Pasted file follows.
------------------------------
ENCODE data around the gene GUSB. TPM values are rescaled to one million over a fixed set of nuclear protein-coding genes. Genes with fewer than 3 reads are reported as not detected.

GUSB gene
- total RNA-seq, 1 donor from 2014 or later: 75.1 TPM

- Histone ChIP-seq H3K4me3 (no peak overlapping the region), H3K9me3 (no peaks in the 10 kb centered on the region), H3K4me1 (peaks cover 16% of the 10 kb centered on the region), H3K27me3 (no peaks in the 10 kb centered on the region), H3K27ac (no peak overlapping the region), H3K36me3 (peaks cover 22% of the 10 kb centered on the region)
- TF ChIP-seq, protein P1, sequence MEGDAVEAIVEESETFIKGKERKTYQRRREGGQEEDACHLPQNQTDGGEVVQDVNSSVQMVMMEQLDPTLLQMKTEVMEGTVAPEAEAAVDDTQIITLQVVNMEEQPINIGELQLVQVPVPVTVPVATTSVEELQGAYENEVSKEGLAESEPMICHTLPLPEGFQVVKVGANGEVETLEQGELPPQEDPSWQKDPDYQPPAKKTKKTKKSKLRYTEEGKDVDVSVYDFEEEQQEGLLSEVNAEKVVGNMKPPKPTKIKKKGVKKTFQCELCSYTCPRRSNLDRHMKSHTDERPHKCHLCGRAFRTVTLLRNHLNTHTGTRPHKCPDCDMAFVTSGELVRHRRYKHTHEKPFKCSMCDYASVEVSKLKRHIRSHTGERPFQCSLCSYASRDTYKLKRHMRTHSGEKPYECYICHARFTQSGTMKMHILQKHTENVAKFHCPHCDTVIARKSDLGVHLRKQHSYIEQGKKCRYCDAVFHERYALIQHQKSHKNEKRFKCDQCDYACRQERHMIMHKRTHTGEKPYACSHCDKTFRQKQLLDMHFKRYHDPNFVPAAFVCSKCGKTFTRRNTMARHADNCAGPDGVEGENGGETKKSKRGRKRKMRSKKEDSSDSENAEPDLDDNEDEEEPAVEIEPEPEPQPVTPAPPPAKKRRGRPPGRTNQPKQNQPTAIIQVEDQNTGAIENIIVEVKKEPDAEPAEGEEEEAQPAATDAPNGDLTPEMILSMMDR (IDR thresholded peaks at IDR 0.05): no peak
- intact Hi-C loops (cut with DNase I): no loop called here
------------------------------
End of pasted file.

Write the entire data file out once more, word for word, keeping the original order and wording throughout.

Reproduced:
ENCODE data around the gene GUSB. TPM values are rescaled to one million over a fixed set of nuclear protein-coding genes. Genes with fewer than 3 reads are reported as not detected.

GUSB gene
- total RNA-seq, 1 donor from 2014 or later: 75.1 TPM

- Histone ChIP-seq H3K4me3 (no peak overlapping the region), H3K9me3 (no peaks in the 10 kb centered on the region), H3K4me1 (peaks cover 16% of the 10 kb centered on the region), H3K27me3 (no peaks in the 10 kb centered on the region), H3K27ac (no peak overlapping the region), H3K36me3 (peaks cover 22% of the 10 kb centered on the region)
- TF ChIP-seq, protein P1, sequence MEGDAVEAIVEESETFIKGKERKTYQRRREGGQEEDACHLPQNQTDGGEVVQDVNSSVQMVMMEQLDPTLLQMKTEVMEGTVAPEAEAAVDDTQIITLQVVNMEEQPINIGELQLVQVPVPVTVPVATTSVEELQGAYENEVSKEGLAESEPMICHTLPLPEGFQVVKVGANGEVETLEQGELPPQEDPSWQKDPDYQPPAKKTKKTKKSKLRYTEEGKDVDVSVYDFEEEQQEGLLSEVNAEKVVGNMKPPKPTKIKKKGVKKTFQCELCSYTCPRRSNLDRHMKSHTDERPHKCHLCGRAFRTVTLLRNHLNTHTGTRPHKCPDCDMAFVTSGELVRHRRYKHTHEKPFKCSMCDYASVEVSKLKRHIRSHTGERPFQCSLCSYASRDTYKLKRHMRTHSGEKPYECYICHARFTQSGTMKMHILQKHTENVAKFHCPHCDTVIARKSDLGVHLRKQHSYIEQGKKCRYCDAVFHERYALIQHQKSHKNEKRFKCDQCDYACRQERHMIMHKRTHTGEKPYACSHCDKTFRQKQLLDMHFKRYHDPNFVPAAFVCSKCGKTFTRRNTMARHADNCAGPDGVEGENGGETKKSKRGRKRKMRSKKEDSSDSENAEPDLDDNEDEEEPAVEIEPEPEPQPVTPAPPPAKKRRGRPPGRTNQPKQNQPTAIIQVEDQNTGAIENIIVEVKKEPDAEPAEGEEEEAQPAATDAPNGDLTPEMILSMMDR (IDR thresholded peaks at IDR 0.05): no peak
- intact Hi-C loops (cut with DNase I): no loop called here